HAL Devices Menu

Does anyone know if a script exists that would dynamically generate a menu of current mountable volumes detected by hal such as cds/dvds/usbdisks etc. Also maybe provide some actions depending on the volume type?

If not any suggestions on what the best way to implement this would be and what would have to be looked into :stuck_out_tongue:

If you can provide typical sample output from this command, then, yes.

– Thomas Adam

Sorry I hadn’t replied. Ya I not sure what command you could really parse output from maybe lshal. But I think it might be possible to communicate with hal directly via dbus. I believe that is how ivman and gnome-volume-manager and what not work?

Assuming you just wanted a menu of currently mounted devices, parse the output of the ‘mount’ command. Or is that not what you’re wanting?

– Thomas Adam

Not quite. Wanted each device to have some options associated with that type. Like for floppy/usbdisk i could unmount it, browse it. cds could eject and such. Would be even nicer if for instance audio cd there was option to rip cd and such.

You can still script this, using mount and some options associated with each device. Crude, perhaps, but possible.

– Thomas Adam

But its impossible with mount to determine if the cd is say an audio cd, data, or dvd movie.

Maybe give ‘ivman’ a try, it mounts the things automatically and I think it is capable of doing stuff with the mounted media.

but I guess it would be possible to generate a menu using lshall.
but I’m affraid I can’t help you much, as I’m not very familiar with ‘sed’.
I guess you’ll need ‘grep’ and ‘grep -v’ first to loose the garbage of lshal. Once you have a combination of commands that gives you the lines mentionning the devices that are detected (also unmounted stuff if I’m not mistaken), you can use ‘sed’ to remove unwanted stuff from a line of the output of the previous command.

I once looked at sed trying to understand it, as I saw it being used in many scripts to generate menus etc., but I still find it a bit difficult to use it.

well, I might give it a try later today…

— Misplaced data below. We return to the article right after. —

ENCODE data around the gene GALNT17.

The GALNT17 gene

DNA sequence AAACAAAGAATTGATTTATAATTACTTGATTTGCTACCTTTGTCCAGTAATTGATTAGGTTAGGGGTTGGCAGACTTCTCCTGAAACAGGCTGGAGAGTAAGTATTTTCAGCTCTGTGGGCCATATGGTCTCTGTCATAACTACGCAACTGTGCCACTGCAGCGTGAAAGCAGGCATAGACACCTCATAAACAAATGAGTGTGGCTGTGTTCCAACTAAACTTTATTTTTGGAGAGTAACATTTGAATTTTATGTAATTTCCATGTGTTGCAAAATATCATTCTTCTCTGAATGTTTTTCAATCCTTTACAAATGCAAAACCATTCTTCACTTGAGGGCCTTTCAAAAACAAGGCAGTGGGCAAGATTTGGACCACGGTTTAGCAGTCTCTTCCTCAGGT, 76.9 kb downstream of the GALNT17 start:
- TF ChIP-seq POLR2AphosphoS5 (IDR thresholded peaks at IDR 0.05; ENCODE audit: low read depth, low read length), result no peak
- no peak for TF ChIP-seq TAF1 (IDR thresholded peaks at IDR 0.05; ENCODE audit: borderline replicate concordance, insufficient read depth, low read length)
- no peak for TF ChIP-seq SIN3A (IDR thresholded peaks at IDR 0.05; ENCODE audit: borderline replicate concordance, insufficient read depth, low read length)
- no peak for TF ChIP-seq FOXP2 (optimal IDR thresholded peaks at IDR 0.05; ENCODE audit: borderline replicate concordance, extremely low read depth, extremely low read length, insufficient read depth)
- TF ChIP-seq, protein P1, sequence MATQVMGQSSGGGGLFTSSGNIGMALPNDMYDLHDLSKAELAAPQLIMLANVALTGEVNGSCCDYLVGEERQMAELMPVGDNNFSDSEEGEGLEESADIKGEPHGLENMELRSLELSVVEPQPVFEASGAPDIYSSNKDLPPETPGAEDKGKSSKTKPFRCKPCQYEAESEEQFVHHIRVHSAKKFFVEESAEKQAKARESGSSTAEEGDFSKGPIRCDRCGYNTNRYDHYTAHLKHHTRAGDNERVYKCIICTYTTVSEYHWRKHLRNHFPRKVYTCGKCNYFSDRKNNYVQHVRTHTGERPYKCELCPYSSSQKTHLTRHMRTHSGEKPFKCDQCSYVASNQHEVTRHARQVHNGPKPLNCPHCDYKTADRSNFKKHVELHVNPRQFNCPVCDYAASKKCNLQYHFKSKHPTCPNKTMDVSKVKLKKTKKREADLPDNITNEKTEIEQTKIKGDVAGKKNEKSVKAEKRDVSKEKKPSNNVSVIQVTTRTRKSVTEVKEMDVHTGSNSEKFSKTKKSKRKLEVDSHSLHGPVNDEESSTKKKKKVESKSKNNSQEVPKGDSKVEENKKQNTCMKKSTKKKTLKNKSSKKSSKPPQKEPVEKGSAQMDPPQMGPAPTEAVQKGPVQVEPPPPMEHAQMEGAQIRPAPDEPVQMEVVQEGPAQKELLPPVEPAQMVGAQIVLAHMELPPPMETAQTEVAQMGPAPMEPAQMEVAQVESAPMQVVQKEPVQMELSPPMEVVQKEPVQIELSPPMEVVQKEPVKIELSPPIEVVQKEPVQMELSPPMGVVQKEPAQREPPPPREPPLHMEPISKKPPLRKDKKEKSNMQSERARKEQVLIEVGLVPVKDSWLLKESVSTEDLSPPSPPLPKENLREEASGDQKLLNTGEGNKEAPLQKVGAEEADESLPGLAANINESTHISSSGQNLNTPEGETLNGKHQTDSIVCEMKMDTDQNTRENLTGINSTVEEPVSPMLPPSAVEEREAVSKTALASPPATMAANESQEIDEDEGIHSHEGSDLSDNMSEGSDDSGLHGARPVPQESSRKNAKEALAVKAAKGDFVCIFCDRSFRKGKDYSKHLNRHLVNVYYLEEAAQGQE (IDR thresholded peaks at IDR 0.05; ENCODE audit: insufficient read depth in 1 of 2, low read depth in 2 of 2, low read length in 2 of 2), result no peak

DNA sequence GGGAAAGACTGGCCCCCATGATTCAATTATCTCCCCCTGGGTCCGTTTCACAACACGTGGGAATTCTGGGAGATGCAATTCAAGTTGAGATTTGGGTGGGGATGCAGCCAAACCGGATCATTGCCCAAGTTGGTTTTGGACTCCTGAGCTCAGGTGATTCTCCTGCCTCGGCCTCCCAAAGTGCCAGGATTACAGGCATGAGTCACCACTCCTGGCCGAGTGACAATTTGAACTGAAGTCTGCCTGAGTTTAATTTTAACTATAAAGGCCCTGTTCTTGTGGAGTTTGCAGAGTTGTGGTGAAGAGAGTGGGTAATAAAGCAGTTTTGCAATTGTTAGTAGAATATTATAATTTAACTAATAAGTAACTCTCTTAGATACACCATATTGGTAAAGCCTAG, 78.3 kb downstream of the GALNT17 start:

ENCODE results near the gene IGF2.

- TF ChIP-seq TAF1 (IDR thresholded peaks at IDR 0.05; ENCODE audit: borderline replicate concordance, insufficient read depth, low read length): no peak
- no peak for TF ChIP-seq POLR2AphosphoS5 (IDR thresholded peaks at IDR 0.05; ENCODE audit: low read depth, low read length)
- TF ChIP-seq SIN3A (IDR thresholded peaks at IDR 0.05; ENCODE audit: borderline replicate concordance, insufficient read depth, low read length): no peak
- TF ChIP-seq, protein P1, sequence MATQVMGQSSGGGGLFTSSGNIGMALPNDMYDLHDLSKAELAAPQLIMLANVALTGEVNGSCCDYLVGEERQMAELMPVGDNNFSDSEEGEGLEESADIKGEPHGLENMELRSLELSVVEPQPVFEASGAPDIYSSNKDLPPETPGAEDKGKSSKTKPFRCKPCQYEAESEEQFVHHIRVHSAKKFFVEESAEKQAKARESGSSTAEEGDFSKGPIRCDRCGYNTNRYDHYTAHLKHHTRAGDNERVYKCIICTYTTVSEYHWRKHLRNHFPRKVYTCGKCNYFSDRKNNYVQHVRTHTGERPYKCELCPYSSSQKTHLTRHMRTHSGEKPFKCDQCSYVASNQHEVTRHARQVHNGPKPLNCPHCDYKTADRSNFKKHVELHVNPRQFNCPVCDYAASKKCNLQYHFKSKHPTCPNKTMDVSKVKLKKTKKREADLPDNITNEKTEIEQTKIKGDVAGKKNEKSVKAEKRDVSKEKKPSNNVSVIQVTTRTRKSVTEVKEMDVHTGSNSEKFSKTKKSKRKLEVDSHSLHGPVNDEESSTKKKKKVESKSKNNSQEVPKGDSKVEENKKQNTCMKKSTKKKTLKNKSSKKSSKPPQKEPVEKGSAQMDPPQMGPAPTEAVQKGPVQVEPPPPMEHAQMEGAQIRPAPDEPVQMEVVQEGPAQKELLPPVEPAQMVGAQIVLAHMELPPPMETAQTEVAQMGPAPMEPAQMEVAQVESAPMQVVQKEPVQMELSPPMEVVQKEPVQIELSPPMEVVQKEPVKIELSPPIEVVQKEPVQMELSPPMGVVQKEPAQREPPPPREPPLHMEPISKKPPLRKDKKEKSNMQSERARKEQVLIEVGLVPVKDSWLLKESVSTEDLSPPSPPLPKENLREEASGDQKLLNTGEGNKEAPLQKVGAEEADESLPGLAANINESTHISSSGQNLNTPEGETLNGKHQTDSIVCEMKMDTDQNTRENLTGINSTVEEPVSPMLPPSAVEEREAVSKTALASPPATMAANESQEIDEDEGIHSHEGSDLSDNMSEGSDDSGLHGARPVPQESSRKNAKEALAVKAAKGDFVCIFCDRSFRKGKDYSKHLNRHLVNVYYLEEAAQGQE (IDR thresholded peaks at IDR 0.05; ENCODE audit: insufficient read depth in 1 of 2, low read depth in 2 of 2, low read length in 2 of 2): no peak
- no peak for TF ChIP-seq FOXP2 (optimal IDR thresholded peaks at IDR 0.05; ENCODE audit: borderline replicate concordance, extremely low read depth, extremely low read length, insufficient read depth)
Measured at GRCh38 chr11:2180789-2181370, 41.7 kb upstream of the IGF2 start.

Johan

Ya I think you can get ivman to execute different programs/scripts when certain media is detected. I guess I could probably right some kind of script that would write different info on what is currently mounted/pluged-in and what type of media it is into a simple easy to parse file. That way I could just have another script parse the file and generate the menu. Probably easier then trying to parse the output of lshal…

Oh and I am not sure if it can perform actions on removal of media, I hope so anyway.

you might also take a look at Brice13’s config. he made a disk-mounter script to mount/umount things. It also shows different icons in case the drive is mounted/umounted

It is an old post, but an interesting matter. I don’t know much about udev, hal and dbus. but maybe at it is possible to check something in /sys. This link can help (inclusive the links on the page): HAL and device management

A problem seam to be at udev, hal and dbus are independant from the wm. So, the mount-umount operation as well as other actions (as to start an audio player or whatever) have to be done at the system level, not at the wm level. This: HOWTO D-BUS, HAL, KDE media:/ and this: HOWTO ivman can be useful.

This cannot add or remove something from the fvwm menu, but ivman can write or remove a file, maybe directly or with a seperate script, file that can be used by the menu generation feature of fvwm.

Another way would be to not use ivman but write a program, some kind of new fvwm module for that, but it will require more programmer skils.

I hope at this reflexion can help someone.

I have recently used udev to automount devices (without ivman) giving a simple and powerful automount system you can use in fvwm that has nothing to envy to KDE. There is an example in this post. Cheers!

A little update on this.

The output of mount will give you the mounted partitions/drives and their mount points.

To determine the media type associated actions, you can check /sys/block/*/device/media.

I have a little more question: are “mount” and “/sys/block/*/device/media” portable?

No.

– Thomas Adam

Well, I guess than, if I want to incorporate such a function into fvwm-crystal, I must separate it into 2 parts, a system specific part and a fvwm specific part.

On linux, the system specific parts can be some udev rule(s) that will interact in some way with fvwm. As example, the udev rule(s) can maintain a file with a defined syntax, file that can be used inside fvwm by the icon-launch function. That way, on other systems, folks will only have to contribute a way to create and maintain this file.

That’s hardly useful either, is it?

What is it you’re trying to do?

– Thomas Adam

I am working on the Amiga recipe (among other things) . On the real machine, it was desktop icons for every mounted drive and for the ram disk. I feel they are handy. And also I like to have some nice picture on my desk, and to click on a desk icon is a good opportunity to take a look at it.

I want some function that will launch an icon on the desktop for every mounted partition. For now, I check mtab and launch icons only for the drives/partitions (stuffs beginning with /dev/*). It is easy to associate actions to the icons like to launch a file manager with the corresponding path (thunar at that time).

I am also working on the next release, but that’s another story. Those desktop icons will be implemented only into the Amiga recipe, and they are not my top priority for this release.

B.T.W. Thomas, what is the problem with mount and portability?

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